I’ve been a Diet Pepsi drinker for a long time.  The new product has lost the crisp, fresh edge to the taste, leaves a modestly unpleasant after-taste, and is noticeably less sweet.  I've heard Pepsi says focus groups went wild over this new stuff, but I don’t believe that for a moment.  It’s not for me.  Moreover, now in restaurants I can’t just order a diet cola and take whatever brand comes; I now must ask for my drink by name, as in “Diet Coke, but only Diet Coke, please.”  Or maybe I'll switch to bourbon and then I won't care what brand arrives at my table.  One more thing to complicate each passing day.   

As an aside, Pepsi’s CEO is Indra Krishnamurthy Nooyi, a woman born and raised outside of the United States.  She got briefly into some hot water some years ago with an intemperate anti-American comment, an incident ignored by the liberal media, as she is a foreign-born woman of color, and thus missing from her Wikipedia page.  The media undoubtedly agreed with her anyway.  I thought I would revisit the incident but don’t want to spend the time to dig deeper to find a web site that hasn’t been Sovietized.    

Well, maybe it’s time to cut back some on soft drinks anyway, and diet Coke is all right.  And that Diet Dr. Pepper is pretty good, but its manufacturer wants to keep each can’s age a secret and so, unlike Coke or Pepsi, doesn’t date it, making a purchase a bit risky at anyplace other than a high volume supermarket.  As always, buyer beware.   

Tuesday, August 25, 2015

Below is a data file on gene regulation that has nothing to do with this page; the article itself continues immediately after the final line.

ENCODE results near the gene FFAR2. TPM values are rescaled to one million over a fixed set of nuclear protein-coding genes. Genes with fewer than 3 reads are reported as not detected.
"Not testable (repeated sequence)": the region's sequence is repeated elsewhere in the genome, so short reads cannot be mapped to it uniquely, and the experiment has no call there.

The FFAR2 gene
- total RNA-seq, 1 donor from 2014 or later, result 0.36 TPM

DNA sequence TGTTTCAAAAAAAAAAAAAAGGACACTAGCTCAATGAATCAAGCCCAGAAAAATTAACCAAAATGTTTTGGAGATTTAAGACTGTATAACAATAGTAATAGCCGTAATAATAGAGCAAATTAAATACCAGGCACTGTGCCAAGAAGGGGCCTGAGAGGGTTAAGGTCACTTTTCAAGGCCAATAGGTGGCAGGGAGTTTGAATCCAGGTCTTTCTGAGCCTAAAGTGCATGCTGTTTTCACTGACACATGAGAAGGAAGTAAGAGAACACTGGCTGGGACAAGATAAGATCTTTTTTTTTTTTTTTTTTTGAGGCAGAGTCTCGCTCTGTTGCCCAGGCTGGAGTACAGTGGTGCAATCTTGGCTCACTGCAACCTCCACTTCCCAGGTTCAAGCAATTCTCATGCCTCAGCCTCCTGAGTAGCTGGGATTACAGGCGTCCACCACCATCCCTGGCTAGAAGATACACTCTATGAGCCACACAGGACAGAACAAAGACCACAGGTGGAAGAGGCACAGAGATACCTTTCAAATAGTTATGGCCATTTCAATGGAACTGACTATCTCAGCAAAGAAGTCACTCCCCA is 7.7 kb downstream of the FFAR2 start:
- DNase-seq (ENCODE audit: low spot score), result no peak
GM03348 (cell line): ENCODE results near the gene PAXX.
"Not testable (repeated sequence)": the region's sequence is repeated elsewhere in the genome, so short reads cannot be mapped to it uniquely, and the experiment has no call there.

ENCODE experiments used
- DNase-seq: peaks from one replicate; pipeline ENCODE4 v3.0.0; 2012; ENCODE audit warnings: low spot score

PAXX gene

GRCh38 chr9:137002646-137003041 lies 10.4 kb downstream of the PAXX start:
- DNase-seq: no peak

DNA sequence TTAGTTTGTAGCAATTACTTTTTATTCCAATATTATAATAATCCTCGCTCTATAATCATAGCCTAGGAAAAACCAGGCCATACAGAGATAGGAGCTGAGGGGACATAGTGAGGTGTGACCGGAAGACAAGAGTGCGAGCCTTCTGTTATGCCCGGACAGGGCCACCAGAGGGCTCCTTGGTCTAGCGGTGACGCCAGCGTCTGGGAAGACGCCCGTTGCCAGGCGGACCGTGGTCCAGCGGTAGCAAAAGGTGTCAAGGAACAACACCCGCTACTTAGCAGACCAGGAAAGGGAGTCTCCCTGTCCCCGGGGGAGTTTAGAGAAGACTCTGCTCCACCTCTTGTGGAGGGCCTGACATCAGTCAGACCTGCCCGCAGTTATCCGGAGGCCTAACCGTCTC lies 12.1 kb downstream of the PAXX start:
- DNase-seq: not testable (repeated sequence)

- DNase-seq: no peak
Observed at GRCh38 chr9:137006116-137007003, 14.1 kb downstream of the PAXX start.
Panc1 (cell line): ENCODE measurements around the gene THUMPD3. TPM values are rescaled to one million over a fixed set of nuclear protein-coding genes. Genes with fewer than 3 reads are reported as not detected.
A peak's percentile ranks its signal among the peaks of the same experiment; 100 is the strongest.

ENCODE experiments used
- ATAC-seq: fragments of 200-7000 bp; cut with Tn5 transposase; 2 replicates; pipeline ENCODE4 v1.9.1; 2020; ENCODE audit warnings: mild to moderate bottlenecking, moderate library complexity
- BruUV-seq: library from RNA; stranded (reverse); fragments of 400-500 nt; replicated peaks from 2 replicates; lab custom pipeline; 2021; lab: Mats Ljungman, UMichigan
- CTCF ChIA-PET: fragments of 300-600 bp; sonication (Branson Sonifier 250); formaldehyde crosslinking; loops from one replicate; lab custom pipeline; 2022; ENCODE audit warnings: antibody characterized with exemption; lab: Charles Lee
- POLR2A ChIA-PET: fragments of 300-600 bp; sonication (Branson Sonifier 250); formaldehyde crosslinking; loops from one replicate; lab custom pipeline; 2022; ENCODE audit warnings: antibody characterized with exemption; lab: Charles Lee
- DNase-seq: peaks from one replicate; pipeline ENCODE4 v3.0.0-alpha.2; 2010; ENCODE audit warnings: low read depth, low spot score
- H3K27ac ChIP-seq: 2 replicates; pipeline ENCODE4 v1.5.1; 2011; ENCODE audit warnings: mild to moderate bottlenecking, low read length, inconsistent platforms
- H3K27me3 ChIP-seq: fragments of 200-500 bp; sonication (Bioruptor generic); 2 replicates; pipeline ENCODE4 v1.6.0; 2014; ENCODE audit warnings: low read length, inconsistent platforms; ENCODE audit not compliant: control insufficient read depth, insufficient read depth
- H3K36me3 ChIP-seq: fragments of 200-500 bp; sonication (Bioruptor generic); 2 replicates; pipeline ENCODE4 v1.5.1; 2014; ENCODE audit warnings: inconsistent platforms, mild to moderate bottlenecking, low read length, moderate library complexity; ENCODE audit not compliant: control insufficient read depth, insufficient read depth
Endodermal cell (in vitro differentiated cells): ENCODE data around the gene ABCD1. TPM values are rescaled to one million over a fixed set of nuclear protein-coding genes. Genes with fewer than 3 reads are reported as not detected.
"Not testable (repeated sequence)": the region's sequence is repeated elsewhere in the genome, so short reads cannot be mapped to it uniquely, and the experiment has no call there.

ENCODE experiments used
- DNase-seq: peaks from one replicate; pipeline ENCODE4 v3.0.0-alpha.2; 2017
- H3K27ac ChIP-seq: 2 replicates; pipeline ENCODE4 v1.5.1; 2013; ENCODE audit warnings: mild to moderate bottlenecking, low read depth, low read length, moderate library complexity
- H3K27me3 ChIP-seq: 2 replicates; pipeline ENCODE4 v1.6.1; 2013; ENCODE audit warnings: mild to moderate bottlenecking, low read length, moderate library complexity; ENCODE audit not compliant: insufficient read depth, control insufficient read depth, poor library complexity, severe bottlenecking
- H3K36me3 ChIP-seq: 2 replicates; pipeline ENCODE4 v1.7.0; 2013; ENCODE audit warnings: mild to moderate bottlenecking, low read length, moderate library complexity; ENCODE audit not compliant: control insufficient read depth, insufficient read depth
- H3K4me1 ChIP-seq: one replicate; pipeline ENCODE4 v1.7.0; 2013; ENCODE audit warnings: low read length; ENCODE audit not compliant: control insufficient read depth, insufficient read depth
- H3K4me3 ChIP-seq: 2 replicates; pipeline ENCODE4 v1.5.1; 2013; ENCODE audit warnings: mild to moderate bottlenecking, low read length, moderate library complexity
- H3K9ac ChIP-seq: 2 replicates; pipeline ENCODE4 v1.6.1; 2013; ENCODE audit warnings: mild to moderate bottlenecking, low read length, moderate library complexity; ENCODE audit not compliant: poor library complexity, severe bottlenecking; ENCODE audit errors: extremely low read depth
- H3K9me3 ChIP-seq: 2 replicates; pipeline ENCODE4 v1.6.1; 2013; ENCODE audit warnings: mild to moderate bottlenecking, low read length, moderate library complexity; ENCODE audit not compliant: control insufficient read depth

Lakeside Days

Overcast with a strong northerly wind along the southern shore of wild Lake Michigan, on August 24, 2015: (Click to enlarge photos)

Wednesday, August 19, 2015

Lakeside Days

Finally a day hot and hazy, after that cool spring and early summer.  The full expanse of Lake Michigan spreads out before me.  Overhead, high, thin clouds buffer the sun, a bit.  The sand burns under foot.  A welcome northerly breeze barrels straight down the lake right at me.  Where are all the gulls, who love to glide the currents high above the glistening water; somewhere else is more enticing, for now. 

Out on the deep blue water are lots of cruisers, open-bow boats, and jet skis.  There’s a cigarette boat noisily zooming about a good way offshore.  A few kayakers and paddle boarders tentatively move about.

The lake has a mild chop with scattered small whitecaps.  The rollers hitting the beach are pleasantly rhythmic and surprisingly loud.  They usually break orderly-like, but now and then a rogue wave arrives and causes an odd and noisy collision. 

I float in the waves a while and wait for the gulls to return.  Later they come, having become bored wherever they had been.  

The water is clear – perhaps too clear, thanks to small mussels, the zebras and the quaggas, destructive invaders from a world away that hog too much mico-food.  The water is also warm, 72 degrees a nearby buoy says, surprisingly so given the last two extra-cold winters.

The water level is high, higher than it has been for years.  Some of the dune grass on the small bluff edging the narrowing beach struggles to maintain footing as the sand collapses beneath from the battering of the relentless waves. 

I think of waves in song.  From Hammerstein:  “You can’t hear a sound, not the turn of a leaf, Or the fall of a wave hittin’ the sand / The tide’s creeping up on the beach like a thief, Afraid to be caught stealing the land.”  From Fields:  “I won’t dance, don’t ask me, I won’t dance madam with you / But oh what you do to me, I’m like an ocean wave that’s bumped on the shore, I fell so absolutely stumped on the floor.”

A shout from somewhere down the beach cuts through the din and breaks the trance.  I look out to see the full expanse of the great lake spread out before me, this hot and hazy day.